Consider this scenario, depicted in Nature a few years ago. “It’s 2037, and a middle-aged person can walk into a health centre to get a vaccination against cardiovascular disease. The injection targets cells in the liver, tweaking a gene that is involved in regulating cholesterol in the blood. The simple procedure trims cholesterol levels and dramatically reduces the person’s risk of a heart attack”.
A one-off shot reducing the risk of cardiovascular disease is far in the future. Still, it seems less sci-fi after the macaque monkey trial presented by Verve Therapeutics at the International Society for Stem Cell Research’s annual meeting.
STAT News reports that “when CRISPR base editing was used to knock out two cholesterol-associated genes in monkeys, the animals’ blood levels of heart-disease-causing LDL (“bad”) cholesterol and triglycerides plunged as much as 60% and 65%.” See also the article by Gina Kolata for the New York Times.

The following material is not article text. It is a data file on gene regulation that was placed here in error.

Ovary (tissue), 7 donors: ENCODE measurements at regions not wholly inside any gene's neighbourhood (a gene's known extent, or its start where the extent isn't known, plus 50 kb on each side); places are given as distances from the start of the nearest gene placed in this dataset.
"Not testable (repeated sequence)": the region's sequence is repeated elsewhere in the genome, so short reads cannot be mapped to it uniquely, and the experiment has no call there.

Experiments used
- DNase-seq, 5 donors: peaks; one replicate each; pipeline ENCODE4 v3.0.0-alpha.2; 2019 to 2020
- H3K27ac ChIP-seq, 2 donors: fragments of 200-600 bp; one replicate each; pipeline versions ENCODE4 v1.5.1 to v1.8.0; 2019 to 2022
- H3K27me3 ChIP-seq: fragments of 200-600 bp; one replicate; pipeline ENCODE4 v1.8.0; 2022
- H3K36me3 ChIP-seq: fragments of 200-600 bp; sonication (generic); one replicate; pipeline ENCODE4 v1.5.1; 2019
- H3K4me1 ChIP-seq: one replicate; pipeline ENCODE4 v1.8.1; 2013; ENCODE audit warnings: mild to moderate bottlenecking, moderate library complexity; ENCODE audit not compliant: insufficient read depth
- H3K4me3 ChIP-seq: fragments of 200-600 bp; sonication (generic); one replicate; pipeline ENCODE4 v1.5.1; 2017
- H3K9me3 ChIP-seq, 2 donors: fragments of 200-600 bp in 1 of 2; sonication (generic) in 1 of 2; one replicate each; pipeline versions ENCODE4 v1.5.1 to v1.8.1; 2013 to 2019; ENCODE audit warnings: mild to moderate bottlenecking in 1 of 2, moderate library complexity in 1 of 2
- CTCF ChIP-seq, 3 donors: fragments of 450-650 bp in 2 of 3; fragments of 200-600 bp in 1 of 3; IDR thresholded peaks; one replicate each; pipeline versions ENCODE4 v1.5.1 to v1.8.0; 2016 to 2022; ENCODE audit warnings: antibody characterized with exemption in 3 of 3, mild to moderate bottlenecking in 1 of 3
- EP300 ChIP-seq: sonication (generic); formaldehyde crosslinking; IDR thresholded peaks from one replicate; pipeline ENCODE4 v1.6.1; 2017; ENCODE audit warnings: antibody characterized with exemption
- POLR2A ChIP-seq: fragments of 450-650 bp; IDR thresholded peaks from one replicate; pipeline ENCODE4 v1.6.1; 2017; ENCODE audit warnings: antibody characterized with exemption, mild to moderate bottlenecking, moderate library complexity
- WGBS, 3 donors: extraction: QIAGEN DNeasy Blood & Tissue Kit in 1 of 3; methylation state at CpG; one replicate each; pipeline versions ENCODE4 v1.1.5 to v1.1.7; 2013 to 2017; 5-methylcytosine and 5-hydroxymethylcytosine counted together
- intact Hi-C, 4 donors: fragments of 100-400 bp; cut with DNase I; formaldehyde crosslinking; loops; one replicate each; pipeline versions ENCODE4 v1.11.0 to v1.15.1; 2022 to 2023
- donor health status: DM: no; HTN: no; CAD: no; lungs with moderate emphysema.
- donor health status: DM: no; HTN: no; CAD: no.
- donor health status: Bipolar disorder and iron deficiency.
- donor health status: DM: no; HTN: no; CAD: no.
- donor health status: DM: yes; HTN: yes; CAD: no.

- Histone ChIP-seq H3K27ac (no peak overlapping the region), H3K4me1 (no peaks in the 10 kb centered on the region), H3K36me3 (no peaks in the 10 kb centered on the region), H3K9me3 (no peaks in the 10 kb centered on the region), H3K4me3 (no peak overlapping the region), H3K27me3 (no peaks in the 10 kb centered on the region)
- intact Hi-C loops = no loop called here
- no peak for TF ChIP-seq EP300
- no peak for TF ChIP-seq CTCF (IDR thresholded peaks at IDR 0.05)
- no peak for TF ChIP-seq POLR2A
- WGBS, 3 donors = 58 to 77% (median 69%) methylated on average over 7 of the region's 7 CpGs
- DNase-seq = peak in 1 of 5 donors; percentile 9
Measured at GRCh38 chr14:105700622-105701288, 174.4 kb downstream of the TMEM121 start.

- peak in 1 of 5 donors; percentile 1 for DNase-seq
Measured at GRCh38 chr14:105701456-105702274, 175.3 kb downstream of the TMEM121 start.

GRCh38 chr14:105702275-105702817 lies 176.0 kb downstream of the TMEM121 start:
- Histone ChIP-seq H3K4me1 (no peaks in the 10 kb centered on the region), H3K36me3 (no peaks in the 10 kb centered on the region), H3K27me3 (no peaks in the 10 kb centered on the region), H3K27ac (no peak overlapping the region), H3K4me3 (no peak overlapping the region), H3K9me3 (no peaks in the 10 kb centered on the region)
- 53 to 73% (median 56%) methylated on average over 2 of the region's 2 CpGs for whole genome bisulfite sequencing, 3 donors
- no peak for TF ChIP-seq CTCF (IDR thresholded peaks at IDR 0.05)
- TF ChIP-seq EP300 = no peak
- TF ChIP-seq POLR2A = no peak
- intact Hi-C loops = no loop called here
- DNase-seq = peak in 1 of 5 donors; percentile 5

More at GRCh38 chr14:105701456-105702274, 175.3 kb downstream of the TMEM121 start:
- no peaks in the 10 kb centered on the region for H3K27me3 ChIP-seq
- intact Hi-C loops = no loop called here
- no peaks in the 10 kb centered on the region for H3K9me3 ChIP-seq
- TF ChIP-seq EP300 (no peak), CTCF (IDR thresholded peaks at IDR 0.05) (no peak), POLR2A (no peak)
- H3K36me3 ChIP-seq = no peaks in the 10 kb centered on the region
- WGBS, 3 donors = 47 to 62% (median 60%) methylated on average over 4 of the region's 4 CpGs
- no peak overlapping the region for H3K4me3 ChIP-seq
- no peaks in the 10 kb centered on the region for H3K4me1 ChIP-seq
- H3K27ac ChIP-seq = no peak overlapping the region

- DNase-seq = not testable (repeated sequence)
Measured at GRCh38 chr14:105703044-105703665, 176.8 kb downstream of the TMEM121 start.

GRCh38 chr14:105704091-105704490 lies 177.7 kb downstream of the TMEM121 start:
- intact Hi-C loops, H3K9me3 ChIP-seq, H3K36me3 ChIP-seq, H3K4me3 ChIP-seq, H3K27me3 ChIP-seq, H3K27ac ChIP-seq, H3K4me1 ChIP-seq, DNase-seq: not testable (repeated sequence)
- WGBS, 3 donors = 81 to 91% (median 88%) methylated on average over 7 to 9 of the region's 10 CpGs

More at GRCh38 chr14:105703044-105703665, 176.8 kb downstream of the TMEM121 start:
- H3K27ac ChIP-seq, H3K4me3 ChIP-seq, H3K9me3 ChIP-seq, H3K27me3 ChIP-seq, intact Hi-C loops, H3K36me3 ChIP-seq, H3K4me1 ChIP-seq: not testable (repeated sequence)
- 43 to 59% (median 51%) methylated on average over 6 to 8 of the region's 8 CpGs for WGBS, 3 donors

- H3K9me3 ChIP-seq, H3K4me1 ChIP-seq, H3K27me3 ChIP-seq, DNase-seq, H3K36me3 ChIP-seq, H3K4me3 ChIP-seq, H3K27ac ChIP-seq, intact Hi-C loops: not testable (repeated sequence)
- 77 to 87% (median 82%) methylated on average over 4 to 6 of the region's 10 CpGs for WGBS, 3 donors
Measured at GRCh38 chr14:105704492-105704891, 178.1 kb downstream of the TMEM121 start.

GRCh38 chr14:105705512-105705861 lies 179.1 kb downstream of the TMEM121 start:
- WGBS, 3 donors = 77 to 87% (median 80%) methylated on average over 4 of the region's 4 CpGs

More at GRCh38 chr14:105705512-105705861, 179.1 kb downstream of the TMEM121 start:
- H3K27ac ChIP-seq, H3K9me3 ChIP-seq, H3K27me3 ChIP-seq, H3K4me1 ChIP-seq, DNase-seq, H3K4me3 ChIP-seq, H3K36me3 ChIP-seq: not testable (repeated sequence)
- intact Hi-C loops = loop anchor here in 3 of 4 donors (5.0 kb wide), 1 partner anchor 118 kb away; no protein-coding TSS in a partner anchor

The base editor was enclosed in lipid nanoparticles and delivered to the liver, where the genes PCSK9 and ANGPTL3 are expressed. The idea is to confer the protection that a minority of people have naturally, thanks to the inactivation of one of those genes.
Of course, these are preliminary, not yet peer-reviewed results. Verve’s data cover just two weeks of follow-up, and it will be years before human trials can begin. However, this proof-of concept is noteworthy for a couple of reasons.
First, it represents the first successful application of a non-cutting CRISPR system in non-human primates, according to Sekar Kathiresan, co-founder and CEO of the company. Second, gene editing usually targets rare disorders whereas cardiovascular disease is a leading cause of death worldwide (see global trends in cholesterol in this Nature paper).